The Elegance of a Well-Turned Twist

A couple weeks ago, for my short story reading project, I read Guy de Maupassant’s famous tale, “The Necklace.” Last night, another reading/discussion group that I participate in met to discuss Sartre’s “The Wall.” Both of these stories end with an ironic twist, the former likely being one of the more famous in literature. This left me pondering the device of the “twist” and how it has almost become a cliche over the years in short fiction, with some readers even feeling that a good story isn’t complete without one. I suppose we have, in part, O’Henry to thank for that…

The twist is prevalent in other forms of art too, and here I’m thinking of tv and film. It seemed few episodes of “The Twilight Zone” were complete until that little twist at the end – often accompanied the well-placed tinkle of piano keys as Burgess Meredith drops his glasses or sometimes by an in-your-face exclamation (“It’s a cookbook!”)


“The Necklace” is a quick and easy read, and available online if you’d like to spend the ten or fifteen minutes it takes to read before proceeding (since I am going to spoil it for you, otherwise).

This is the story of Mathilde, a “pretty and charming girl, born by a blunder into a family of employees.” Her charm would suggest that she belonged to a higher station in life than that which it fell to her to inhabit. In one great moment, her husband is invited to a ball, and she at last has a chance to shine, which she does brilliantly, thanks in part to a “diamond” necklace she has borrowed from a rich acquaintance, Madame Forrester.

When the ball is over and they return home, she realizes to her horror that the necklace has been lost. It will take years of toil and labor and aggressive saving to repay the money they must borrow to buy a replacement. Being good citizens, this is what they do, their life a continual hardship under the burden of this debt, and it is only when they are finally out from underneath it that they learn that Madame Forrester’s diamonds were imitation and their value but a hundredth of what Mathilde and her husband have paid to replace it! (queue those tinkling piano keys from the Twilight Zone here)

I recalled also, after reading, that the classic American TV comedy, The Andy Griffith Show, shamelessly ripped off the plot twist in a 1968 episode. Perhaps you’ve seen it. Young Opie gets a job at the town drugstore and, while cleaning, knocks over and breaks an expensive (or so he thinks) bottle of perfume. He scrimps and saves to buy a replacement, only to later learn from the boss that what he broke was just a “display” bottle, containing only water.

(below: proud employee Opie Taylor – before disaster strikes…)


So, here’s my question for you: what are some of your favorite literary twists? Do you think the twist is an over-used plot device, or do you enjoy a good twist as much as “the next guy?”

(Other famous twists: a pretzel, Alexander the Great’s Gordian Knot, and Chubby Checker’s dance…)





  1. Dee said,

    March 20, 2013 at 10:41 am

    Here’s a twist on a twist:
    If you melt 2 squares of semi-sweet chocolate over simmering water, adding 1/8 teaspoon canola or other oil, you can dip pretzels into it, set them on a greased cookie sheet, chill and have yourself some chocolate covered twists.

    A twist seems to be something that was there as a fact if only the persons had inquired deeply enough instead of depending on their projections or assumed ideas of the state of things.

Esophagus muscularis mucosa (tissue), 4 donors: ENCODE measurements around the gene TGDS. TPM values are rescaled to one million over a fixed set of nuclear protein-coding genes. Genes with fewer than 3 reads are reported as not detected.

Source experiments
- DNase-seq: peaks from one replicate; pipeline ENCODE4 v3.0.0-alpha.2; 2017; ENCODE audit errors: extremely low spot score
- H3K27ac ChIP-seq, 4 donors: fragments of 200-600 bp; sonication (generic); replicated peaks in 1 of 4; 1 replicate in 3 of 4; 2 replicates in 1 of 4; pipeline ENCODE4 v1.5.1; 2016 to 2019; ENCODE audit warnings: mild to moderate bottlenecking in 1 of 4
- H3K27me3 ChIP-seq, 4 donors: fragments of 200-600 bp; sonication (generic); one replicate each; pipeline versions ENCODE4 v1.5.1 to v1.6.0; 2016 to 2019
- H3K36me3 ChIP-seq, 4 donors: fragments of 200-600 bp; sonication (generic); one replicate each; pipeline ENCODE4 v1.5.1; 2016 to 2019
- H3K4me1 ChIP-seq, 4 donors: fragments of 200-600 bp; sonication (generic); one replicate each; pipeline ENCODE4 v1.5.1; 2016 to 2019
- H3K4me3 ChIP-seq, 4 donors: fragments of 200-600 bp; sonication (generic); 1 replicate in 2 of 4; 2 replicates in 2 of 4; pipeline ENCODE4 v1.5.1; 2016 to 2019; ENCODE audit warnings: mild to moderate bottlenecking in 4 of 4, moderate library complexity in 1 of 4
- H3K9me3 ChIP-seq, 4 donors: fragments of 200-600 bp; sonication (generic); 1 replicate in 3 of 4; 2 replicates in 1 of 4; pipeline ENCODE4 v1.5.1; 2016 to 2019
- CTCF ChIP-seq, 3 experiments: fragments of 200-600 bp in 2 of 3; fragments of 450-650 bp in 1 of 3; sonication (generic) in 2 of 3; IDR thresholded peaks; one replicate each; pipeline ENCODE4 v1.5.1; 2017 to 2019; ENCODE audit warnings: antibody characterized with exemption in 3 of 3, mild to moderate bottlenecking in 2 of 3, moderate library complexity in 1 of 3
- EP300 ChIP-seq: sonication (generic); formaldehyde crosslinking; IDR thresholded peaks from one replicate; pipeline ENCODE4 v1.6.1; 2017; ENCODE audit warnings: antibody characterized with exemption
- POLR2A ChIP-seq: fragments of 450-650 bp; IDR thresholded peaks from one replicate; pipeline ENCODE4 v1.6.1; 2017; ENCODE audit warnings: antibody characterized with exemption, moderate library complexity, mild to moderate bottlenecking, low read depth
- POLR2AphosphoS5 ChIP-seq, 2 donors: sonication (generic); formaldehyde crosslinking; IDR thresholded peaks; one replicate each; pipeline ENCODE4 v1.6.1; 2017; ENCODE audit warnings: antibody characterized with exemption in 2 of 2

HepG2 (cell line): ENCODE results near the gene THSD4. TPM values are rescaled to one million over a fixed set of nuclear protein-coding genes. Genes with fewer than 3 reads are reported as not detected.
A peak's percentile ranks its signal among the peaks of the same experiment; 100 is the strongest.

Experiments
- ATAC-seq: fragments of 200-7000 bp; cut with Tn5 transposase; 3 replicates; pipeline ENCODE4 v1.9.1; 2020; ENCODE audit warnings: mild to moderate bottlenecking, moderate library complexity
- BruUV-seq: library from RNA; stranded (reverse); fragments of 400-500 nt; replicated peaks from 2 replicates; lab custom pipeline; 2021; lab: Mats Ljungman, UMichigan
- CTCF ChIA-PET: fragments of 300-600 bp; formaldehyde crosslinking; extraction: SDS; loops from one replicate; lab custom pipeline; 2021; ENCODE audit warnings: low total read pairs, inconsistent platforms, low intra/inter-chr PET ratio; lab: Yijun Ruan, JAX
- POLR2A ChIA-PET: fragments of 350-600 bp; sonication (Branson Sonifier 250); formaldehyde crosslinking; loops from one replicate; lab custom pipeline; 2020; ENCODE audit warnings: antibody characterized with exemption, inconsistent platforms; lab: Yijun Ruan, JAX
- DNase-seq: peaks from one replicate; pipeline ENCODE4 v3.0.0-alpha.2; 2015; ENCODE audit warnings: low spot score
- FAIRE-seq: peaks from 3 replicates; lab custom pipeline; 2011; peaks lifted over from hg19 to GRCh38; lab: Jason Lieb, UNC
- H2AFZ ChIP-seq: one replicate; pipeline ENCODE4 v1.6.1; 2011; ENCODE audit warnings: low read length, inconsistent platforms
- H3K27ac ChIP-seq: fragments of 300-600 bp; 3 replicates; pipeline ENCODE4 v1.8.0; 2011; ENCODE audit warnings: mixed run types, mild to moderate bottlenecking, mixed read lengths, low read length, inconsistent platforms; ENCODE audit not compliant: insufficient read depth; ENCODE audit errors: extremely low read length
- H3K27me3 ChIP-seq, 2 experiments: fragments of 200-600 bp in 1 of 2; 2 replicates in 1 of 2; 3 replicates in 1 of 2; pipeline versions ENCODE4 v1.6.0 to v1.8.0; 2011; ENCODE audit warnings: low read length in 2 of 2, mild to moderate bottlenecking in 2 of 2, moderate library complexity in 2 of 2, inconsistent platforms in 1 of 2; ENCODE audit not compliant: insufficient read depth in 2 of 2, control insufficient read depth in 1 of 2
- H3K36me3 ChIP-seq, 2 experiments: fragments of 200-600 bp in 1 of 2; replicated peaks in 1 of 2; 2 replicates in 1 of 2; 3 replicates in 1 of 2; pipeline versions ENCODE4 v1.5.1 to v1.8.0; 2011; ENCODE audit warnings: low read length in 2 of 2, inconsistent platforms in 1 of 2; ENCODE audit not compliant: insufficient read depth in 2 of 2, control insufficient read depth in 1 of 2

• Jay said,

      March 24, 2013 at 11:11 am

      Hi Dee,
      Your chocolate-covered twists sound delicious! One of my co-workers is going to try them!

      I like your definition too. The most effective twists are likely as you described.


  2. Megan said,

    March 20, 2013 at 10:43 am

    I enjoy a good twist in a story. I think the problem is that so many authors have utilized it and we as readers have become to used to it that we expect it, so we spend the entire time trying to figure it out because we know it’s coming. The best kind, obviously, is when even though you expect it, the delivery still surprises you. It’s either not the twist you were expecting, or it’s just presented so well that it’s it’s shocking. Kind of like watching a scary scene and just KNOWING that something’s going to jump out, but still being startled when it does (this is probably a bad example…I am never not scared by scenes like that).


    • Jay said,

      March 24, 2013 at 11:16 am

      Hi Megan,
      I fear they are over-used, but – as you point out – can still be effective in the hands of a master.


  3. Dale said,

    March 22, 2013 at 9:02 pm

    Obviously a twist well-turned (that’s great the way you stated that!) can be incredibly enjoyable. It’s the twists that come out of thin air or occur because somehow they are “supposed” to that can be annoying. At the same time, ruining the ending long before the end can be just as annoying. But I’ve read stories where the ending is very forseeable but the impact is no less powerful because of it. Two examples I can think of are The Book Thief and Tolkien’s The Return of the King (the title of that one pretty much tells how it ends – but what a great ending, still).


    • Jay said,

      March 24, 2013 at 11:21 am

      Hi Dale,
      It’s been awhile since I read Tolkein, and I never gave much thought to the fact that the title gives away the ending. Oops!

      I should suggest this as a Top Ten Tuesday to the girls at The Broke and The Bookish. “Top Ten Literary Twists!” That would make for some fun list-perusing…


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